John Hughes passed away yesterday at the age of 59, and In spite of the fact he hadn't done anything of note for almost 20 years (no, Baby's Day Out does not count), he long ago secured his reputation as the director who defined 80s teen cinema. An entire generation of Americans grew up pining for Molly Ringwald and obediently self-categorizing themselves as brains, basket cases, or criminals, and lines like "No more yanky my wanky" and "They're gonna shit eggrolls" soon entered the popular vernacular.
Or mine, anyway.
Iconic as his movies were, they naturally gave rise to a number of memorable characters, not all of whom succeeded in garnering our sympathy. Here now, because you can get a career retrospective anywhere, is our list of the top five most obnoxious John Hughes characters.
5. John Bender (Judd Nelson) -- The Breakfast Club (1985)
Perpetual detention denizen Bender introduced a young Judd Nelson, and his nostrils, to the world. Intended to open our eyes to the heartbreak of cigar abuse, the character's braying loutishness and inability to pronounce "Molière" inadvertently led audiences to silently wish he'd done more than spill a little paint in the garage.
And the real "criminals" in high school didn't get Saturday morning detention. They were suspended.
4. Tia Russell (Jean Louisa Kelly) -- Uncle Buck (1989)
Obviously a cousin to Jeannie Bueller, Tia finally gave form to what we'd secretly suspected about Hughes all along; he really didn't like teenage girls without the last name "Ringwald." Now that he's gone, we'll never know the origin of this hatred, but there must have been a prom dumping or a cheating with his best friend incident back at Glenbrook North High School that led Hughes to create the likes of Caroline Mulford, Amanda Jones, and Tia.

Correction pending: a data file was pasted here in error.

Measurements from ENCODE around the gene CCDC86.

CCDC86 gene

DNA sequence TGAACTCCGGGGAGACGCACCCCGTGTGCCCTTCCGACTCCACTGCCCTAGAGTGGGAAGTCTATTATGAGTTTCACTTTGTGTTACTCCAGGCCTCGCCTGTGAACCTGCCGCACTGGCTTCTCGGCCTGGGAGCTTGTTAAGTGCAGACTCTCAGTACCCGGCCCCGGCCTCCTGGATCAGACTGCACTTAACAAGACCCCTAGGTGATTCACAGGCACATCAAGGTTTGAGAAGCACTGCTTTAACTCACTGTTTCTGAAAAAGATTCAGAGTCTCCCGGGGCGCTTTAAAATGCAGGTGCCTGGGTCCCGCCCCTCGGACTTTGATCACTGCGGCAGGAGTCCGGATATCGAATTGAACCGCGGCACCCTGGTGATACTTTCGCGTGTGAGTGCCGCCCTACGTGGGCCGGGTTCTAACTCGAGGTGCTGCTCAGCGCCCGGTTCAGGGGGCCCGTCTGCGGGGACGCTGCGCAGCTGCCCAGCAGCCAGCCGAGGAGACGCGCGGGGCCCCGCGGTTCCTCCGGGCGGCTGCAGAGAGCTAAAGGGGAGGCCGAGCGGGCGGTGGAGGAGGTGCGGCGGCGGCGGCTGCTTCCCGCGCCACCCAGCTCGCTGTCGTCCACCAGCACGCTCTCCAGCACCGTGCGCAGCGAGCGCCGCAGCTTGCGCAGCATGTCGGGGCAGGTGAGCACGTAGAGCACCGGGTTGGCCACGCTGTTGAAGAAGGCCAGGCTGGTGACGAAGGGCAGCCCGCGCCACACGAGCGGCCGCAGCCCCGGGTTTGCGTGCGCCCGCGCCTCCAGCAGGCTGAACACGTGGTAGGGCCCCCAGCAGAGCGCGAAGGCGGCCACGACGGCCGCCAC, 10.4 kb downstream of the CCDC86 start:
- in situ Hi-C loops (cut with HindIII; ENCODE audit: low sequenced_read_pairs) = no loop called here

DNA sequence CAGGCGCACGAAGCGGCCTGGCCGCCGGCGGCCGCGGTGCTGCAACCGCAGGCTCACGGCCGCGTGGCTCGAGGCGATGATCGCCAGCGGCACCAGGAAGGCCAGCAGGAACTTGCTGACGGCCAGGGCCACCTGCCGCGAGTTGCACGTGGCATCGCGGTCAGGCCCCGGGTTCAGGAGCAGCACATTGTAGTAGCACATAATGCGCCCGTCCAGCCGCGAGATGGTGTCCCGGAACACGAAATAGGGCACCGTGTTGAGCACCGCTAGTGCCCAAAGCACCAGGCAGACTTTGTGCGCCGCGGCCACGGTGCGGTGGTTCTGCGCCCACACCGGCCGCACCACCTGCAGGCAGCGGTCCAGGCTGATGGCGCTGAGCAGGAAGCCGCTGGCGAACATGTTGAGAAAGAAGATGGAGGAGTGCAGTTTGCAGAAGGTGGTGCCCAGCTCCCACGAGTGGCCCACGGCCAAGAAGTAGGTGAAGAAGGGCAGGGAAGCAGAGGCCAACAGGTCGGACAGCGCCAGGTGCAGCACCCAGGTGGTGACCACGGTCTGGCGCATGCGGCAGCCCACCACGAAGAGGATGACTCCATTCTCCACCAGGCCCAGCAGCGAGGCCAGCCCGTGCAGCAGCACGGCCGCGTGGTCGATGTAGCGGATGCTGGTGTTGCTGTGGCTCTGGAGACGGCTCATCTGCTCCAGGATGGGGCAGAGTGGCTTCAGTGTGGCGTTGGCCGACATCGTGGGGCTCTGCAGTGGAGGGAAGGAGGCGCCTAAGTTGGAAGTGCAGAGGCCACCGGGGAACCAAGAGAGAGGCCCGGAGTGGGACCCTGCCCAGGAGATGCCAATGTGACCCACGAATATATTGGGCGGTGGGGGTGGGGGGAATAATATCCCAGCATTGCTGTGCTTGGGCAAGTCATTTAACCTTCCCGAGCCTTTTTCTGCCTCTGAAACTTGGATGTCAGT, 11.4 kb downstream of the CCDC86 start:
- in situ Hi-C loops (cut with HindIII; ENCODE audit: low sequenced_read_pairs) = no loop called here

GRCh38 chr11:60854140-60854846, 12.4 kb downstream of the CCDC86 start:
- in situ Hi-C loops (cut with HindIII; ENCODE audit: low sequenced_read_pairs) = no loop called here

3. Chet Donnelly (Bill Paxton) -- Weird Science (1985)
Paxton's turn as psycho vampire Severen in Near Dark is among my favorite roles of his, but #1 has to be Chet. The flattop-sporting jackass blackmails his smarter younger brother Wyatt, tries to induce a drunken Gary to puke, and awkwardly propositions the messianic Lisa. It's only after the latter transmogrifies him into a -- for lack of a better term -- shit monster, that he regains his humanity. The world is a worse place because of it.
2. Curly Sue (Alisan Porter) -- Curly Sue (1991)
Continuing Home Alone's tradition of hilarious sadistic violence, this example of latter era, I'm-not-even-trying-anymore Hughes comedy takes the additional grotesque step of romanticizing homelessness. Sue and her be-mulleted "companion" Bill ride around on garbage trucks and stage illegal yet lovable cons, demonstrating to vagrants everywhere what can be accomplished with a little "can do" attitude. Reagan and Bush Sr. should've gotten producer credits.
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1. Ducky (Jon Cryer) and Blane (Andrew McCarthy) -- Pretty In Pink (1986)
It's impossible to single out one of the two pathetic rivals for Andie's affections for abuse. Ducky personified the expression "trying too hard," and desperate, attention-whoring wardrobes like his were one of the key instigators of high dress codes. Blane, on the other hand, was the epitome of wishy-washy adolescent romance, unable to close the deal even when Andie was throwing herself at his feet. People complained that they ended up together at the end, but if you ask me, Andie should've hooked up with Steff, who at least had the strength of his elitist convictions.
He also had a car.